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Prince signs new deal with Warner Bros Records after 18 years

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Prince has a signed a new deal with Warner Bros Records after 18 years.

Prince and Warner Bros split was so acrimonious that the singer called himself a slave and changed his stage name to a symbol.

Now he says the new deal will see a release of his classic album Purple Rain in time for its 30th anniversary.

Prince will also regain ownership of master recordings made during his previous deal with Warner Bros.

“A brand-new studio album is on the way and both Warner Bros Records and Eye (sic) are quite pleased with the results of the negotiations and look forward to a fruitful working relationship,” Prince said in a statement.

The Purple Rain album was released in 1984, as was the cult film of the same name.

Prince and Warner Bros split was so acrimonious that the singer called himself a slave and changed his stage name to a symbol

Prince and Warner Bros split was so acrimonious that the singer called himself a slave and changed his stage name to a symbol (photo AP)

The album will be given a “deluxe reissue” to coincide with its milestone. More of his classic albums are expected to get the same treatment.

“Everyone at Warner Bros Records is delighted to be working with Prince once again; he is one of the world’s biggest stars and a truly unique talent,” said Warner Bros Records chairman and CEO, Cameron Strang.

Prince signed to Warner Brothers Records in 1977 and they released the biggest albums of his career – among them Purple Rain, Sign O The Times and the soundtrack to Tim Burton’s Batman movie in 1989.

But by the time of 1991’s Diamonds and Pearls, the relationship had soured.


“He didn’t want to be told what to do any more,” Prince’s publicist Chris Poole told his biographer, Matt Thorne.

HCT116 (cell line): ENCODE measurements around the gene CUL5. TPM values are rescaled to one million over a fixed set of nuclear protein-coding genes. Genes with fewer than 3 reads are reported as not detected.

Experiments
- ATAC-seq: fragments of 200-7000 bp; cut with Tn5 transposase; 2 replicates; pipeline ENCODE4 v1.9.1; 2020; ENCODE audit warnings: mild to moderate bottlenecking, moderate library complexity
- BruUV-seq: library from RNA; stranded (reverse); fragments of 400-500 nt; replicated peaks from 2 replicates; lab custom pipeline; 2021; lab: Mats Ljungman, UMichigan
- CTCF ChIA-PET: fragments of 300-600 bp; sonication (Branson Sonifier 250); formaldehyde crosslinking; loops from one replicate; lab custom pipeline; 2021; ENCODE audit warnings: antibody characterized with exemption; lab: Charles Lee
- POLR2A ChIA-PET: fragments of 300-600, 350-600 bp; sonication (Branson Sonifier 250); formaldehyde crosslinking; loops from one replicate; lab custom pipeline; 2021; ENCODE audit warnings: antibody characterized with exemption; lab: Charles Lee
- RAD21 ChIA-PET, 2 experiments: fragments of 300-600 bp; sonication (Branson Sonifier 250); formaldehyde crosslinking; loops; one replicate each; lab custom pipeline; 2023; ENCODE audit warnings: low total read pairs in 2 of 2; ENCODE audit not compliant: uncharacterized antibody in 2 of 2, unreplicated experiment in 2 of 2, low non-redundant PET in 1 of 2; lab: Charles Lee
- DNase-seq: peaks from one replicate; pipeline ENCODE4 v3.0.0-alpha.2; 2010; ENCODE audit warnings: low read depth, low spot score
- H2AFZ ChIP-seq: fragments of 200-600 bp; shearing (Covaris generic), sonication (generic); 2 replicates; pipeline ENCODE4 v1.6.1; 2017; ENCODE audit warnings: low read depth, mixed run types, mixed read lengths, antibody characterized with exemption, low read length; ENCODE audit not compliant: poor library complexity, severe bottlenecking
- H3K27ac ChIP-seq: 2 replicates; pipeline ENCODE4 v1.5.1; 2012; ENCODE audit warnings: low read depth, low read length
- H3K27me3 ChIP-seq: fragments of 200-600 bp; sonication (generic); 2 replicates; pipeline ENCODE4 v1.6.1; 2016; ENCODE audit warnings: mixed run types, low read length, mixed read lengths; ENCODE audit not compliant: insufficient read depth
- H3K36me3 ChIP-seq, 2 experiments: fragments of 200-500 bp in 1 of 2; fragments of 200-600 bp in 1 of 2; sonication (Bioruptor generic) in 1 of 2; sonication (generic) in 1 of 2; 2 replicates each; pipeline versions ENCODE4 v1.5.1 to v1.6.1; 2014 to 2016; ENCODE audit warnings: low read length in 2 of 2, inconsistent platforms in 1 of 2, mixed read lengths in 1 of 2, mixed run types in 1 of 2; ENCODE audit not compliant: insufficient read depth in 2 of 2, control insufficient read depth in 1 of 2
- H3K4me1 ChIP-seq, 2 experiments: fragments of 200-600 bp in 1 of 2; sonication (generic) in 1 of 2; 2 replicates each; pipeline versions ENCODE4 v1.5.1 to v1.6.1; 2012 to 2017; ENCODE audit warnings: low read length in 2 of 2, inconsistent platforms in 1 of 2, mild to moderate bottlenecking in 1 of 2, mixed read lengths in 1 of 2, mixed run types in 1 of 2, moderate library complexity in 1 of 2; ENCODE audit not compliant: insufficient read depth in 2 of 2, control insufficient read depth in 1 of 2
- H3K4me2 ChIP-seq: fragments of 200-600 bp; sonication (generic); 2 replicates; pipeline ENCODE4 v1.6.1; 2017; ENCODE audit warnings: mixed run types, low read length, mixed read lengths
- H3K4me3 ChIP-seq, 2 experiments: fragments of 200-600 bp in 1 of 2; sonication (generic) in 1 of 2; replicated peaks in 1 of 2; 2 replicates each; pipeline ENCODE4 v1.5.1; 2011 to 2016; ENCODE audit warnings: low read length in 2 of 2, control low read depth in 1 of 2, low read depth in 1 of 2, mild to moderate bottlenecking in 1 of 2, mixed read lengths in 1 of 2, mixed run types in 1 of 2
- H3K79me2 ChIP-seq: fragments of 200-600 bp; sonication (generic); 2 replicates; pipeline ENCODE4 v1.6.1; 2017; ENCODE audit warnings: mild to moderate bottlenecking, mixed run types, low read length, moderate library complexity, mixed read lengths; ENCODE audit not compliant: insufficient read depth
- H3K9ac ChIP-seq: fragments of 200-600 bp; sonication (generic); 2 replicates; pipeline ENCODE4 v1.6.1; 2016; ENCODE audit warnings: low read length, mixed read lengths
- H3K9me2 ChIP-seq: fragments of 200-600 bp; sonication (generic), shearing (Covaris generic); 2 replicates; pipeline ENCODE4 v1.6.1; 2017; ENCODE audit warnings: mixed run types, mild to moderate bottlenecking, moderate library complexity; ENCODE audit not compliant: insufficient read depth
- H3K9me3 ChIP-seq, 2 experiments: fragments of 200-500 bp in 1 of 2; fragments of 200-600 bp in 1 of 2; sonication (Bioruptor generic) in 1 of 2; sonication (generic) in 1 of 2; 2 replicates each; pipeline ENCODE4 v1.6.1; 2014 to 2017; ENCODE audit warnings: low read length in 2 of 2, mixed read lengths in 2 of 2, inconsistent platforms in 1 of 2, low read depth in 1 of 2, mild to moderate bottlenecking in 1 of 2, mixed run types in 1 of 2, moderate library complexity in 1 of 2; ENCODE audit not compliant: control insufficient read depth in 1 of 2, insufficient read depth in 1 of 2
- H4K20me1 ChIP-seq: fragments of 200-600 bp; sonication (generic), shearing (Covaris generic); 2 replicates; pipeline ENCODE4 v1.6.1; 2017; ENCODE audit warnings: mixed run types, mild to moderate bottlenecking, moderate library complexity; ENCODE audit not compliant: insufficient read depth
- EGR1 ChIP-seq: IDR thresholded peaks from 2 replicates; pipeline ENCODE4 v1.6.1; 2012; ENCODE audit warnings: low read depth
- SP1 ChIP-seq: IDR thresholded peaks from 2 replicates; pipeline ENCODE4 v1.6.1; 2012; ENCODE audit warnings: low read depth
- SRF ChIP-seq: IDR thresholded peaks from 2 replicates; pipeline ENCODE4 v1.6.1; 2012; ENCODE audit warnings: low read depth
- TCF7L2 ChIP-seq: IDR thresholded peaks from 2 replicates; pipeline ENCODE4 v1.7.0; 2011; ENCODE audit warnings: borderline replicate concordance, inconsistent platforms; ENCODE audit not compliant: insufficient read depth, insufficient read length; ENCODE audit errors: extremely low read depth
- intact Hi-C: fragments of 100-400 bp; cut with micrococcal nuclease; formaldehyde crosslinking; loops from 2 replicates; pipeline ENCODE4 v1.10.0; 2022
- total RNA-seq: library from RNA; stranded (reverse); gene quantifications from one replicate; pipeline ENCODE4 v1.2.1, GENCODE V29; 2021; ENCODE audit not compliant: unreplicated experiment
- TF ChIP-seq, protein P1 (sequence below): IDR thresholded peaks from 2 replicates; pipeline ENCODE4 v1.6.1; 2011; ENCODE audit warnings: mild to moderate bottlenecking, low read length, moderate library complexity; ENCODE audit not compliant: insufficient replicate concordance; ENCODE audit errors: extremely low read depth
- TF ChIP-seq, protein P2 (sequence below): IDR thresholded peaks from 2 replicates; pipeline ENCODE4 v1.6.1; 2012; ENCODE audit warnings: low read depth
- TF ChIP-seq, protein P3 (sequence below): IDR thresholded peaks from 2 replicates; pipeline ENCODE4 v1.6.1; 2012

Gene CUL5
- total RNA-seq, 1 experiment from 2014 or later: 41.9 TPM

Specifically, Prince wanted to be able to release more music, more often. Furthermore, he felt he should own the original master tapes for his hit albums.

When Warner Bros disagreed, on both counts, Prince began appearing in public with the word “Slave” written across his face, and changed his name to an unpronounceable symbol – leading the press to christen him The Artist Formerly Known As Prince.

“People think I’m a crazy fool for writing <<slave>> on my face,” Prince told Rolling Stone magazine in 1996.

“But if I can’t do what I want to do, what am I? When you stop a man from dreaming, he becomes a slave.

“That’s where I was. I don’t own Prince’s music. If you don’t own your masters, your master owns you.”

Prince eventually fulfilled his contract by delivering Warner Bros a series of albums packed with off-cuts and lacklustre material – including Chaos and Disorder and Old Friends 4 Sale.

Although they contained an occasional gem – such as 1996’s playful Dinner With Delores – the records damaged his reputation with casual fans, who were confused and disinterested by what amounted to an employment dispute.

By the time Prince released his first post-Warners album – the pointedly-titled Emancipation.

Prince’s latest album, PlectrumElectrum, was recorded with his all-female band 3rdEyeGirl.